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I want to have following type of query in entity frame work

SELECT  c2.* 
FROM    Category c1 INNER JOIN Category c2
ON      c1.CategoryID = c2.ParentCategoryID
WHERE   c1.ParentCategoryID is NULL

How to do the above work in Entity framework...

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up vote 6 down vote accepted

Well, I don't know much about EF, but that looks something like:

var query = from c1 in db.Category
            where c1.ParentCategoryId == null
            join c2 in db.Category on c1.CategoryId equals c2.ParentCategoryId
            select c2;
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This is fine. I know that one, but i need in EF. Any way Thanks... – Waheed May 22 '10 at 13:50
3  
@Waheed: I don't know what you mean - you should be able to use that exact query in EF. – Jon Skeet May 22 '10 at 14:01
    
hello ,i have changed it to return List<Category> catergoyList then it says u need to cast. how to cast var to List<Category> object? – SHEKHAR SHETE Jul 17 '13 at 6:21
    
@SHEKHARSHETE: You don't cast it, because the result isn't a List<Category> - you call ToList() instead, e.g. return query.ToList(); – Jon Skeet Jul 17 '13 at 6:24
    
ok thanks..! :) – SHEKHAR SHETE Jul 17 '13 at 6:28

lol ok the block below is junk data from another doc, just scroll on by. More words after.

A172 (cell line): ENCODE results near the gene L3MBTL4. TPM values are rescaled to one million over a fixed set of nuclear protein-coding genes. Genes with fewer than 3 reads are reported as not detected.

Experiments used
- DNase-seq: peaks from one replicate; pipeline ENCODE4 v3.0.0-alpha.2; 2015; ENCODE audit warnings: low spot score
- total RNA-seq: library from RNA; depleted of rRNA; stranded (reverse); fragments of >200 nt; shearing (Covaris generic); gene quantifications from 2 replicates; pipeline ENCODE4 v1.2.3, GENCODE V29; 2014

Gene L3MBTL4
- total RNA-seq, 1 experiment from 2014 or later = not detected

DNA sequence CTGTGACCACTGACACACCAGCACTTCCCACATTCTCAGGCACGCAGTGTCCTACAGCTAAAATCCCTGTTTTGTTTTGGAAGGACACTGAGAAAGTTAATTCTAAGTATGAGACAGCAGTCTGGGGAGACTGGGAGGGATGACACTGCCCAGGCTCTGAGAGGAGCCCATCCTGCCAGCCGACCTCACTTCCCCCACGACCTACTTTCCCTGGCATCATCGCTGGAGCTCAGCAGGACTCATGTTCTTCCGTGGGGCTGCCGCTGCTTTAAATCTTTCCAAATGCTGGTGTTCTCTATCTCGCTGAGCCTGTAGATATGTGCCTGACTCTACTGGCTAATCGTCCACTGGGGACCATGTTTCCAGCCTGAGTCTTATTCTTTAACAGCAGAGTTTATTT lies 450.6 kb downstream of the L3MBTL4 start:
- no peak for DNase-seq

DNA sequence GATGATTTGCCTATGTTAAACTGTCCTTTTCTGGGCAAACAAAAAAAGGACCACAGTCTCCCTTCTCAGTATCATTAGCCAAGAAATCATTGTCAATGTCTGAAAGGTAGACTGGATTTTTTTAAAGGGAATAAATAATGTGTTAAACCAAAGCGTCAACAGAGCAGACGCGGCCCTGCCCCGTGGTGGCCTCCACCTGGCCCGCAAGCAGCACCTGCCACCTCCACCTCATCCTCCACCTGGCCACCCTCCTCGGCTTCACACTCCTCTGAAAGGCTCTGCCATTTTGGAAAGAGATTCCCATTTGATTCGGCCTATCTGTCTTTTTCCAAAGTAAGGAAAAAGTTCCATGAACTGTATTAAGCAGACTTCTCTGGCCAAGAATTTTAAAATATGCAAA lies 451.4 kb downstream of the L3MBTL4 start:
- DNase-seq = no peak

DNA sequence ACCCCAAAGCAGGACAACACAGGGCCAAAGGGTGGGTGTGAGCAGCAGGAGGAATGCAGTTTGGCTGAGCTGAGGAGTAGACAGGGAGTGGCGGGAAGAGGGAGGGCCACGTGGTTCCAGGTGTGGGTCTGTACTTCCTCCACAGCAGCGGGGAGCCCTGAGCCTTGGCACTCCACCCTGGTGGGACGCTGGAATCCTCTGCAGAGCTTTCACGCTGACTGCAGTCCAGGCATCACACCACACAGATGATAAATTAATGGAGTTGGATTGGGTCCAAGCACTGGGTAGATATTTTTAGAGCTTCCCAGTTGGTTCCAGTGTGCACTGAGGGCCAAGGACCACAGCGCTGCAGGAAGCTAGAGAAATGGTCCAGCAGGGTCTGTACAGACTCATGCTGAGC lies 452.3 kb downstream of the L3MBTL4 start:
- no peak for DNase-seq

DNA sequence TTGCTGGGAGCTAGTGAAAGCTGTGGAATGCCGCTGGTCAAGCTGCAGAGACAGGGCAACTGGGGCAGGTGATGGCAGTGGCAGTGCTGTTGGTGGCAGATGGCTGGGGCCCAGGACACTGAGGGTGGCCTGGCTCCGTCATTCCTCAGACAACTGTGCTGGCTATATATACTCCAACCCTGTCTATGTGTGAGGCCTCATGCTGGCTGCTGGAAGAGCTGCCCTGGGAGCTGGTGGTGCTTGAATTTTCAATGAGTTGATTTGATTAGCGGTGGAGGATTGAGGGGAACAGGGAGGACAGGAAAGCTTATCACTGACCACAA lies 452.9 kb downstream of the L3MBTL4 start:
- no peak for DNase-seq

Just to tidy this up the following is a bit nicer and does the same thing:

var query = from c1 in db.Category
            from c2 in db.Category
            where c1.ParentCategoryId == null
            where c1.CategoryId == c2.ParentCategoryId
            select c2;
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In EF 4.0+, LEFT JOIN syntax is a little different and presents a crazy quirk:

var query = from c1 in db.Category
        join c2 in db.Category on c1.CategoryID equals c2.ParentCategoryID 
        into ChildCategory
        from cc in ChildCategory.DefaultIfEmpty()
        select new CategoryObject 
        {
            CategoryID = c1.CategoryID, 
            ChildName = cc.CategoryName
        }

If you capture the execution of this query in SQL Server Profiler, you will see that it does indeed perform a LEFT OUTER JOIN. HOWEVER, if you have multiple LEFT JOIN ("Group Join") clauses in your Linq-to-Entity query, I have found that the self-join clause MAY actually execute as in INNER JOIN - EVEN IF THE ABOVE SYNTAX IS USED!

The resolution to that? As crazy and, according to MS, wrong as it sounds, I resolved this by changing the order of the join clauses. If the self-referencing LEFT JOIN clause was the 1st Linq Group Join, SQL Profiler reported an INNER JOIN. If the self-referencing LEFT JOIN clause was the LAST Linq Group Join, SQL Profiler reported an LEFT JOIN.

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